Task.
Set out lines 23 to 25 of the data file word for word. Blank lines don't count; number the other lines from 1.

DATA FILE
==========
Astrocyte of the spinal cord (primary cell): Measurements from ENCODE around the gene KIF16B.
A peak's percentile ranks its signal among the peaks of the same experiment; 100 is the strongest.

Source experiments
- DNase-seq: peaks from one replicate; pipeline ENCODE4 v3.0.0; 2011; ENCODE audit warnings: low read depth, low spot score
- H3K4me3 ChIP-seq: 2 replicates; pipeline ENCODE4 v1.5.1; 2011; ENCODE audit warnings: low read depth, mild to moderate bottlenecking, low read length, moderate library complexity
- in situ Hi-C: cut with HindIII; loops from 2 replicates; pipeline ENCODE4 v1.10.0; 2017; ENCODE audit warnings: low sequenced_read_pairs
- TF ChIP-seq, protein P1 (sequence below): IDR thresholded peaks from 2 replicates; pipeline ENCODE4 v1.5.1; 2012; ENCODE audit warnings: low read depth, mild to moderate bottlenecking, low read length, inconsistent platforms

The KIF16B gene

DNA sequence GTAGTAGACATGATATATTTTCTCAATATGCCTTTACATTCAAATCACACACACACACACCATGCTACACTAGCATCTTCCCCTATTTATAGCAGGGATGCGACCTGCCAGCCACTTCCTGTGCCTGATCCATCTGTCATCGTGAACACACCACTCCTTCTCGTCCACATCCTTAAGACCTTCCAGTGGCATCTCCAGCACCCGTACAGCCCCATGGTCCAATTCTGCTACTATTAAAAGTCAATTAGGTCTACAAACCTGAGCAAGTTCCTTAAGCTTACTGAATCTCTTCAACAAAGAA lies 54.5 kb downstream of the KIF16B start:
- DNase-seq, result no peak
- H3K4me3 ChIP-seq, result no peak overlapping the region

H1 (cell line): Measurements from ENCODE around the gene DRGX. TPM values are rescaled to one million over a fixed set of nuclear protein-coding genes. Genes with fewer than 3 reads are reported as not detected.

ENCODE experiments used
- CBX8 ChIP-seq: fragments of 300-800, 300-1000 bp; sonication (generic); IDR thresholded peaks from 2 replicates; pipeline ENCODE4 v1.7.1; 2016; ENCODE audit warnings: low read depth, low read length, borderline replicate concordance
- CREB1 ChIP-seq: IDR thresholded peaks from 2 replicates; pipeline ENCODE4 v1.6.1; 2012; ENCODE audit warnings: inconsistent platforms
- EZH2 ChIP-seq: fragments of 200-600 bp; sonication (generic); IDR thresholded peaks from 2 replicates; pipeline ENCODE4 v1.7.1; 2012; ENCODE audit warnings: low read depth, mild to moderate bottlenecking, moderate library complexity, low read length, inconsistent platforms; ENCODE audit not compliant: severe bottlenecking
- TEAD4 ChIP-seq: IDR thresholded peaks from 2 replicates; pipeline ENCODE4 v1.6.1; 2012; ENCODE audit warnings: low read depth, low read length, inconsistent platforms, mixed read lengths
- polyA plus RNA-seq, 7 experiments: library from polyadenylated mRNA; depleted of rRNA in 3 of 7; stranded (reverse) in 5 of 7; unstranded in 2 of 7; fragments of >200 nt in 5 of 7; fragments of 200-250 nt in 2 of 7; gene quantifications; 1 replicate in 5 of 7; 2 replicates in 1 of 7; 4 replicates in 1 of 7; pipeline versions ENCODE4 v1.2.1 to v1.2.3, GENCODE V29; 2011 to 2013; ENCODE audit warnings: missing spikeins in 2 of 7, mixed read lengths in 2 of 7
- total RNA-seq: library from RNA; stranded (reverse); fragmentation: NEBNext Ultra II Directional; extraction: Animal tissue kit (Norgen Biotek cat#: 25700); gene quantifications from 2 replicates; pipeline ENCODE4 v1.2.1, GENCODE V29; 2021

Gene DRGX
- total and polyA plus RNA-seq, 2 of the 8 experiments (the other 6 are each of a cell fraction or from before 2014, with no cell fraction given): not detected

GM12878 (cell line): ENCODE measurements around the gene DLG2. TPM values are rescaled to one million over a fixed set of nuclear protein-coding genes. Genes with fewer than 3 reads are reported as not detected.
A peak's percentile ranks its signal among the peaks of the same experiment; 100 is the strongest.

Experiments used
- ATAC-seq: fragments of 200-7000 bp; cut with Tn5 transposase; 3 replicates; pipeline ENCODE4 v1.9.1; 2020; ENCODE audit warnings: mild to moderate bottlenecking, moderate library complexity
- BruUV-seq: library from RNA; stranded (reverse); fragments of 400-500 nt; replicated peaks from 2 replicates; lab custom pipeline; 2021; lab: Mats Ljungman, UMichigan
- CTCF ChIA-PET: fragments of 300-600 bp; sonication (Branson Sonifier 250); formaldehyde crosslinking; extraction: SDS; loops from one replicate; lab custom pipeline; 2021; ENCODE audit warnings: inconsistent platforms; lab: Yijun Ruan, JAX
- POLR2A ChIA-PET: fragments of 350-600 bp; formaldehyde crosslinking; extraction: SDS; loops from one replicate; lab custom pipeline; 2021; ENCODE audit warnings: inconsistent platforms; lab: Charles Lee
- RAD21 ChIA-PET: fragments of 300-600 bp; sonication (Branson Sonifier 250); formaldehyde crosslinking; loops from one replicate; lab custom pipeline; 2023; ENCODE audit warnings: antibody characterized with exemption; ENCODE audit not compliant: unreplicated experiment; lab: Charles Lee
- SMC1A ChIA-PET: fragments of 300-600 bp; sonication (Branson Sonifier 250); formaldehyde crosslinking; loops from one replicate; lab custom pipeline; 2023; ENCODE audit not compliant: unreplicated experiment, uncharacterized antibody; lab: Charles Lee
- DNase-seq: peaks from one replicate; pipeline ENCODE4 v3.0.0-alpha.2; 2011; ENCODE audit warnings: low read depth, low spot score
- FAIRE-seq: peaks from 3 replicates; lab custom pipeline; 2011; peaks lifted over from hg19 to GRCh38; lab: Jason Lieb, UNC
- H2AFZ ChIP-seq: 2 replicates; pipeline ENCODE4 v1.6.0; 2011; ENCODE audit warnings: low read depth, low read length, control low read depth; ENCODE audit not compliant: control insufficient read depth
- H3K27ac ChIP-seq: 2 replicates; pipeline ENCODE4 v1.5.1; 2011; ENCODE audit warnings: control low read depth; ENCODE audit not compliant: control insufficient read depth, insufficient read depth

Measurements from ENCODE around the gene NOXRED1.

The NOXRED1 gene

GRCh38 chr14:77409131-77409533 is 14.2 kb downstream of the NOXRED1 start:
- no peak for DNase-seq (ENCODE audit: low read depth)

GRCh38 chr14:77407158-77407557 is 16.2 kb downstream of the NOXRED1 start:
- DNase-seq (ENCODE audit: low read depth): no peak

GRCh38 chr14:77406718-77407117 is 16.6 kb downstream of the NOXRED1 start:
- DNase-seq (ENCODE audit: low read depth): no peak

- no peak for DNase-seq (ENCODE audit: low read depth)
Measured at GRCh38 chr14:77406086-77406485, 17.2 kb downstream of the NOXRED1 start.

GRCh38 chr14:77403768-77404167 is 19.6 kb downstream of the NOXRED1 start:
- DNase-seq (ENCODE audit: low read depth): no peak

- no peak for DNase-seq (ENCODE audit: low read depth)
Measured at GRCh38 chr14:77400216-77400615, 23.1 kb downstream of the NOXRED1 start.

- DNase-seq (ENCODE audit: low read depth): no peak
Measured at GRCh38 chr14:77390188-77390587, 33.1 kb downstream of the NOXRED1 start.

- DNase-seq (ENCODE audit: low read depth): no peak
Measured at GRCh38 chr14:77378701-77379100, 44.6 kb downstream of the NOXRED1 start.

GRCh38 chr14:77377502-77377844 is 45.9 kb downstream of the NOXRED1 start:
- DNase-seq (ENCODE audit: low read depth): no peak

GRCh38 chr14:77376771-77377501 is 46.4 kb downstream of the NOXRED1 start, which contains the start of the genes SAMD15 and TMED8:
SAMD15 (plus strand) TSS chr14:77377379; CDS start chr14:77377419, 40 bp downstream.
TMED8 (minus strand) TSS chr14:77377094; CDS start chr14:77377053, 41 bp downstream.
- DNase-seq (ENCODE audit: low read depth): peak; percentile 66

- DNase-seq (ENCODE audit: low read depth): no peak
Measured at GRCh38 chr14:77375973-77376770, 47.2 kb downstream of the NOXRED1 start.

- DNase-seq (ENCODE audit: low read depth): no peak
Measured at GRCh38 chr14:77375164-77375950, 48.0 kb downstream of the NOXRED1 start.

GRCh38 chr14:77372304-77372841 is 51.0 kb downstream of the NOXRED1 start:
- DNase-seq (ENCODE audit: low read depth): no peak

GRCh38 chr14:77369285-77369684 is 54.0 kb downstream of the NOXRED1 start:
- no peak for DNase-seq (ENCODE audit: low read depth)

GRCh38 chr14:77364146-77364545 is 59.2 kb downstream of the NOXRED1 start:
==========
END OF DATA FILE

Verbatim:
A peak's percentile ranks its signal among the peaks of the same experiment; 100 is the strongest.

Experiments used
- ATAC-seq: fragments of 200-7000 bp; cut with Tn5 transposase; 3 replicates; pipeline ENCODE4 v1.9.1; 2020; ENCODE audit warnings: mild to moderate bottlenecking, moderate library complexity